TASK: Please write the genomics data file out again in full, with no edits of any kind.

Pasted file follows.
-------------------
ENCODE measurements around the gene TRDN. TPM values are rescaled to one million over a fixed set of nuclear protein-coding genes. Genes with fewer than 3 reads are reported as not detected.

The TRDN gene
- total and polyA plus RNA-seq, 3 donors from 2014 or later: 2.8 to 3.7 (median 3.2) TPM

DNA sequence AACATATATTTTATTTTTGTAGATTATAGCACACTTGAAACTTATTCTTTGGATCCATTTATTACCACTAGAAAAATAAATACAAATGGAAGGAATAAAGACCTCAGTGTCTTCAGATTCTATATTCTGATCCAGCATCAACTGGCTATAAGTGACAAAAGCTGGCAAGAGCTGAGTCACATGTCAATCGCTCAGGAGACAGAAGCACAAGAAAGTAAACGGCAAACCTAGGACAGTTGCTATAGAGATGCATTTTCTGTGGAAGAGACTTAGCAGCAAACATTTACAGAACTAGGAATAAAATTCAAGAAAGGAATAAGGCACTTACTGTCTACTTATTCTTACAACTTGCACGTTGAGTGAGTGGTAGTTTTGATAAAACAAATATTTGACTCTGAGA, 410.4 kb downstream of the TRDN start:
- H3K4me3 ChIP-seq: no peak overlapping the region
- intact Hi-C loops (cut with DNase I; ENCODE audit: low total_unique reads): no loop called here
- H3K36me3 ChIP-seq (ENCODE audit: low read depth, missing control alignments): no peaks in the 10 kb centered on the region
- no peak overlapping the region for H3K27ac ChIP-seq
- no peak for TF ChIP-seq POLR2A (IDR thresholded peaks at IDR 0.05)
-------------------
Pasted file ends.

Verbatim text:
ENCODE measurements around the gene TRDN. TPM values are rescaled to one million over a fixed set of nuclear protein-coding genes. Genes with fewer than 3 reads are reported as not detected.

The TRDN gene
- total and polyA plus RNA-seq, 3 donors from 2014 or later: 2.8 to 3.7 (median 3.2) TPM

DNA sequence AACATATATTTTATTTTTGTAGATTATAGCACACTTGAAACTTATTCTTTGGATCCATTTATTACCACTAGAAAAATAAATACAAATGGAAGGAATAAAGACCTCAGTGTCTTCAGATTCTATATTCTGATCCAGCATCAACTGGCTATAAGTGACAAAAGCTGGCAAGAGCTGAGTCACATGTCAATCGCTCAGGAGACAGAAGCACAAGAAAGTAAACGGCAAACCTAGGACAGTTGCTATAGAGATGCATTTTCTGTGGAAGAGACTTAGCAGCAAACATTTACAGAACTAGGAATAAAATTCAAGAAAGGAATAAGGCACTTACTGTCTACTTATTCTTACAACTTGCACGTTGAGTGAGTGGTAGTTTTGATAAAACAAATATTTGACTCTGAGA, 410.4 kb downstream of the TRDN start:
- H3K4me3 ChIP-seq: no peak overlapping the region
- intact Hi-C loops (cut with DNase I; ENCODE audit: low total_unique reads): no loop called here
- H3K36me3 ChIP-seq (ENCODE audit: low read depth, missing control alignments): no peaks in the 10 kb centered on the region
- no peak overlapping the region for H3K27ac ChIP-seq
- no peak for TF ChIP-seq POLR2A (IDR thresholded peaks at IDR 0.05)